About Muscular Dystrophy

Muscular dystrophy (MD) is a genetic disorder that weakens the muscles that help the body move. People with MD have incorrect or missing information in their genes, which prevents them from making the proteins they need for healthy muscles. Because MD is genetic, people are born with the problem it's not contagious and you can't catch it from someone who has it.

MD weakens muscles over time, so children, teens, and adults who have the disease can gradually lose the ability to do the things most people take for granted, like walking or sitting up. Someone with MD might start having muscle problems as a baby or their symptoms might start later. Some people even develop MD as adults.

 
Duchenne MD is the most common form of MD and primarily affects boys. It is caused by the absence of dystrophin, a protein involved in maintaining the integrity of muscle. Onset is between 3 and 5 years and the disorder progresses rapidly. Most boys are unable to walk by age 12, and later need a respirator to breathe. Girls in these families have a 50 percent chance of inheriting and passing the defective gene to their children. Boys with Becker MD (very similar to but less severe than Duchenne MD) have faulty or not enough dystrophin.


Facioscapulohumeral MD usually begins in the teenage years. It causes progressive weakness in muscles of the face, arms, legs, and around the shoulders and chest. It progresses slowly and can vary in symptoms from mild to disabling.

Myotonic MD is the disorder's most common adult form and is typified by prolonged muscle spasms, cataracts, cardiac abnormalities, and endocrine disturbances. Individuals with myotonic MD have long, thin faces, drooping eyelids, and a swan-like neck.

 

OTHER TYPES OF MUSCULAR DYSTROPHY

The life expectancy for many of these forms of muscular dystrophy depends on the degree to which a person's muscles are weakened as well as how much the heart and lungs are affected.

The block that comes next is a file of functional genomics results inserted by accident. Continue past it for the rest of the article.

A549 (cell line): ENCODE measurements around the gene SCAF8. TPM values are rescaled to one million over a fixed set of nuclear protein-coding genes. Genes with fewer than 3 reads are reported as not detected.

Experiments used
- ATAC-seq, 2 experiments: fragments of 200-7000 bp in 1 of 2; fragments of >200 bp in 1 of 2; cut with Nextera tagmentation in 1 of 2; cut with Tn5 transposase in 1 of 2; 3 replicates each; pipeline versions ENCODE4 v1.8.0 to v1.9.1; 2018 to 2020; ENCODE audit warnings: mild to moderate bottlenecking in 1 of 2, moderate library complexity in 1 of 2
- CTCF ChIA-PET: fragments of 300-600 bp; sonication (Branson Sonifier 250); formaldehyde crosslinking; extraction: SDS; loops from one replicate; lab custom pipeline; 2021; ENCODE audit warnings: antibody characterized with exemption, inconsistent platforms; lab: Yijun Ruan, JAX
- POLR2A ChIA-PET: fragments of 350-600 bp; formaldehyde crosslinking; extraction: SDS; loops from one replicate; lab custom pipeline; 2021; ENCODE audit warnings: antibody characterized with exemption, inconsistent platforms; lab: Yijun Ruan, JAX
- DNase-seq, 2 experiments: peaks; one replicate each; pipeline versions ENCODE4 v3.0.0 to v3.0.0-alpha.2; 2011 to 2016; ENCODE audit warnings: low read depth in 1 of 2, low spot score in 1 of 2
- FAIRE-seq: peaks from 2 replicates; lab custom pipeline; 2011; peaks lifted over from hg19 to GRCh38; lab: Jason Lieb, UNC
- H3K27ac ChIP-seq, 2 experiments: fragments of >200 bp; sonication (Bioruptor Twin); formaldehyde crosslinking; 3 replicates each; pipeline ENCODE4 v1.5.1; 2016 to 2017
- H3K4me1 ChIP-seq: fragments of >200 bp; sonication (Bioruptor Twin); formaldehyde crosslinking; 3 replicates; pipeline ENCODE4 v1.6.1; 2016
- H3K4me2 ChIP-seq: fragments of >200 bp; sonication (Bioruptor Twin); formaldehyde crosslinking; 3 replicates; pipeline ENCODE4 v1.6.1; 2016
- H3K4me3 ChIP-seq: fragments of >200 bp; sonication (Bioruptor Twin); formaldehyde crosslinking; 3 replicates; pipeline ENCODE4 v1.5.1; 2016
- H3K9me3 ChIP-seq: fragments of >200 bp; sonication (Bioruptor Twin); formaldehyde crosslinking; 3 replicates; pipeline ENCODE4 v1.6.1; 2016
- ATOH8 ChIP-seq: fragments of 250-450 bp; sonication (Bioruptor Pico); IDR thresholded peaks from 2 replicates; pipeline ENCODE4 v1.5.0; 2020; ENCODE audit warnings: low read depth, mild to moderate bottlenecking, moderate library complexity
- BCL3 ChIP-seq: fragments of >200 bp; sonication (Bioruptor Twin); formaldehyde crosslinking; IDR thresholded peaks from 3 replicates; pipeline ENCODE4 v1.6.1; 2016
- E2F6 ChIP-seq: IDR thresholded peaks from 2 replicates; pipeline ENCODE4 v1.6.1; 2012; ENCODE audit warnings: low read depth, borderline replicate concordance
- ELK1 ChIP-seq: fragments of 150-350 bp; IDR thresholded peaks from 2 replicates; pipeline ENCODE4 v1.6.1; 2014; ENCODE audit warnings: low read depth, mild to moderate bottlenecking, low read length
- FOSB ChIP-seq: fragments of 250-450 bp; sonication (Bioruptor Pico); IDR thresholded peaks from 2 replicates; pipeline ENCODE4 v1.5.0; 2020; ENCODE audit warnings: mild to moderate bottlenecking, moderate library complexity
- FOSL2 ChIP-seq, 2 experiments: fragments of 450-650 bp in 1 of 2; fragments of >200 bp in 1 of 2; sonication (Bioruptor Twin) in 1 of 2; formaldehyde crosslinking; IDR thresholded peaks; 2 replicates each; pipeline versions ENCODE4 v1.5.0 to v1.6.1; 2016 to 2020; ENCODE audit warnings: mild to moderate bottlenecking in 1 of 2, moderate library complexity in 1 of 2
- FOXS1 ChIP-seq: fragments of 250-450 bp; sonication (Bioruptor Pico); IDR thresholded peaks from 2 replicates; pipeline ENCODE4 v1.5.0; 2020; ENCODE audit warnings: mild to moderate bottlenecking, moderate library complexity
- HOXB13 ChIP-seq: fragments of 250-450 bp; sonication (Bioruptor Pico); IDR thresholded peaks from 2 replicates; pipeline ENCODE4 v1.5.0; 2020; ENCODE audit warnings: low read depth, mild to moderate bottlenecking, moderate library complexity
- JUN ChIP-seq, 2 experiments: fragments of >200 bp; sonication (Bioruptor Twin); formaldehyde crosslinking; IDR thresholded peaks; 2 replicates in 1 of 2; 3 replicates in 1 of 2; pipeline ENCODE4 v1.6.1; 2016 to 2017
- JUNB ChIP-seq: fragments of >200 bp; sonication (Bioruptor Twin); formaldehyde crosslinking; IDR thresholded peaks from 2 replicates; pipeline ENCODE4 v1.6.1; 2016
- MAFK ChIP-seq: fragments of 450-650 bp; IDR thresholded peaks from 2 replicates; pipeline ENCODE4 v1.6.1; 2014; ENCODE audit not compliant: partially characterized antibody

• Emery-Dreifuss muscular dystrophy (EDMD) typically starts causing symptoms in late childhood to early teens and sometimes as late as age 25. EDMD is another form of muscular dystrophy that affects mostly boys. It involves muscles in the shoulders, upper arms, and shins, and it often causes joint problems (joints can become tighter in people with EDMD). The heart muscle may also be affected.
  • Limb-girdle muscular dystrophy (LGMD) affects boys and girls equally, weakening muscles in the shoulders and upper arms and around the hips and thighs. LGMD can begin as early as childhood or as late as mid-adulthood, and it often progresses slowly. Over time, a wheelchair might be necessary to get around. There are many different types of LGMD, each with its own specific features.
  • Facioscapulohumeral muscular dystrophy (FSHD) can affect both guys and girls, and it usually begins during the teens or early adulthood. FSHD affects muscles in the face and shoulders and sometimes causes weakness in the lower legs. People with this type of MD might have trouble raising their arms, whistling, or tightly closing their eyes. How much a person with this form of muscular dystrophy is affected by the condition varies from person to person. It can be quite mild in some people.
  • Myotonic dystrophy (MMD) is a form of muscular dystrophy in which the muscles have difficulty relaxing. In teens, it can cause a number of problems, including muscle weakness and wasting (where the muscles shrink over time), cataracts, and heart problems.
  • Congenital muscular dystrophy (CMD) is the term for all types of MD that show signs in babies and young children, although the MD isn't always diagnosed right away. Like other forms of MD, CMD involves muscle weakness and poor muscle tone. Occurring in both girls and boys, it can have different symptoms. It varies in how severely it affects people and how quickly or slowly it worsens. In rare cases, CMD can cause learning disabilities or mental retardation.
 
 

 

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